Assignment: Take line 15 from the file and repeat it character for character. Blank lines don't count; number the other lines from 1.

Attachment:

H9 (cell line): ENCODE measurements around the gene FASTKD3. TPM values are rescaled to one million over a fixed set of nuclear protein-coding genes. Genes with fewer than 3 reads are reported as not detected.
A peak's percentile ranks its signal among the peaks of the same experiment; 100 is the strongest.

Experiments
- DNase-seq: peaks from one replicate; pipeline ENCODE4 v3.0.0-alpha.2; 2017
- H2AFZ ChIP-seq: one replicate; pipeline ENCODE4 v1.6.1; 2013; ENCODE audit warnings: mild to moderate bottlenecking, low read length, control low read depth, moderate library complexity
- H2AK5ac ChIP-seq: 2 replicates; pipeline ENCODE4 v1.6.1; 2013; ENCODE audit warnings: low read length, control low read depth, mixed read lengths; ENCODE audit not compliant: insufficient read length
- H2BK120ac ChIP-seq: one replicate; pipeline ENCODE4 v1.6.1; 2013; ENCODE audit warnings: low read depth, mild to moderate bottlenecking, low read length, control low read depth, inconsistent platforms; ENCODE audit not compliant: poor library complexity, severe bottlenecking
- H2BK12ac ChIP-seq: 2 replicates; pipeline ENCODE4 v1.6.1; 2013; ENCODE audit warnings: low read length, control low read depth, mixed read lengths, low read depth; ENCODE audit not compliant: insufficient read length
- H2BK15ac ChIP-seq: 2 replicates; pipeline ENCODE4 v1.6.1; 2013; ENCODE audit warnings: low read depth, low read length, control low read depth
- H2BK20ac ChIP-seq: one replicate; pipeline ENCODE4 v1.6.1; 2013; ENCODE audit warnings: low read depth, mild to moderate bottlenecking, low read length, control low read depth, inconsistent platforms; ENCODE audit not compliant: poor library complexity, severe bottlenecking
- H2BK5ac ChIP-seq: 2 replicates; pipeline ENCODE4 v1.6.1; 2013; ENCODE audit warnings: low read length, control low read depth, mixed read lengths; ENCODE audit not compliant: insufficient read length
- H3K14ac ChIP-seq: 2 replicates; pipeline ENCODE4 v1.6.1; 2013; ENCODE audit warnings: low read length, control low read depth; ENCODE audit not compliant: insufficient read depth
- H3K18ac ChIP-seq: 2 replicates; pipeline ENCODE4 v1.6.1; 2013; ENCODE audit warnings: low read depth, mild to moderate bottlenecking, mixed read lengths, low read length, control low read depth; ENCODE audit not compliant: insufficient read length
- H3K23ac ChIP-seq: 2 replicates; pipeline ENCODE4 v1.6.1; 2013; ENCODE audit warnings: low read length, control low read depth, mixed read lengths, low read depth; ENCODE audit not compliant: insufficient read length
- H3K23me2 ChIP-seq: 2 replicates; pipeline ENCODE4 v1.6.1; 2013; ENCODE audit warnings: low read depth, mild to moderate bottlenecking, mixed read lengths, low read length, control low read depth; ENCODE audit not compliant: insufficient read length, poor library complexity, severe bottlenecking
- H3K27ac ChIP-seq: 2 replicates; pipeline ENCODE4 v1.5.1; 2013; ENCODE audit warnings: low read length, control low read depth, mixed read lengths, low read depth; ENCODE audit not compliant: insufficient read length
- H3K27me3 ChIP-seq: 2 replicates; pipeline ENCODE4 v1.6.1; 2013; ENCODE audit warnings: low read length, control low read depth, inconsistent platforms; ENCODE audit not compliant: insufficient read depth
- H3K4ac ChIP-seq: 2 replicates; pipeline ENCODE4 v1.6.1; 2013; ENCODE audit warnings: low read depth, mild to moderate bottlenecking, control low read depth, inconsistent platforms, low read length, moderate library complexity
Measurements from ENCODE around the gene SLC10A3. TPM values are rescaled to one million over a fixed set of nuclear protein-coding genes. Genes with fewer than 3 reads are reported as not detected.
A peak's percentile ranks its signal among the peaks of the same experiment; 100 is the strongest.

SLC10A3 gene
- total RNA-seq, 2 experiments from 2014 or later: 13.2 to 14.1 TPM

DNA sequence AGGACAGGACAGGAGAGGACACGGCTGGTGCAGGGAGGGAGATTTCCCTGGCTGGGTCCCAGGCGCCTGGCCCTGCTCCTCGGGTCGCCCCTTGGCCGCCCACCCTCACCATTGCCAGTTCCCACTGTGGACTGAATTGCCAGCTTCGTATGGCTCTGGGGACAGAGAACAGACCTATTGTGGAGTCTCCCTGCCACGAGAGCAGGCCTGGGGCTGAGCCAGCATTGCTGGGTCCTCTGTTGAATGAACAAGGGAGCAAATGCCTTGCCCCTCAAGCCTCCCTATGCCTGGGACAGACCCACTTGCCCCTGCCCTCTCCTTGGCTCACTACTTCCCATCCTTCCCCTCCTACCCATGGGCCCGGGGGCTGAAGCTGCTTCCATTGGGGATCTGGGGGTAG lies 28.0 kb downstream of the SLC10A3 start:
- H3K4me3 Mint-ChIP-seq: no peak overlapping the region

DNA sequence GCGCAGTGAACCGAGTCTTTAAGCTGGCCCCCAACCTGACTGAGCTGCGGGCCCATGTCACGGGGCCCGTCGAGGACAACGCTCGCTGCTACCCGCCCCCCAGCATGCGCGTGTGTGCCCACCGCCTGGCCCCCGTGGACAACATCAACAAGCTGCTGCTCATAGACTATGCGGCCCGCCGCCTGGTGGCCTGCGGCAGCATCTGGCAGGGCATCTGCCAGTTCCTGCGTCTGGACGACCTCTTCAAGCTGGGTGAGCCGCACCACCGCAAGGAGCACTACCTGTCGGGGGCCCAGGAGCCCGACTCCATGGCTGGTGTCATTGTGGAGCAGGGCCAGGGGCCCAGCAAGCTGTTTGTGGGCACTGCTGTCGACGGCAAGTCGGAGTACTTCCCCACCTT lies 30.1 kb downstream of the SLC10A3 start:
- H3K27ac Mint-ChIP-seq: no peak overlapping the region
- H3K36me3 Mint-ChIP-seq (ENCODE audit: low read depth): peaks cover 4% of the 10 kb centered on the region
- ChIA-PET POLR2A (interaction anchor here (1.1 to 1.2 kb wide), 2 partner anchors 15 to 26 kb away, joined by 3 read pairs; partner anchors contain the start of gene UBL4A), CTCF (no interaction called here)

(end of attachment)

- H3K23me2 ChIP-seq: 2 replicates; pipeline ENCODE4 v1.6.1; 2013; ENCODE audit warnings: low read depth, mild to moderate bottlenecking, mixed read lengths, low read length, control low read depth; ENCODE audit not compliant: insufficient read length, poor library complexity, severe bottlenecking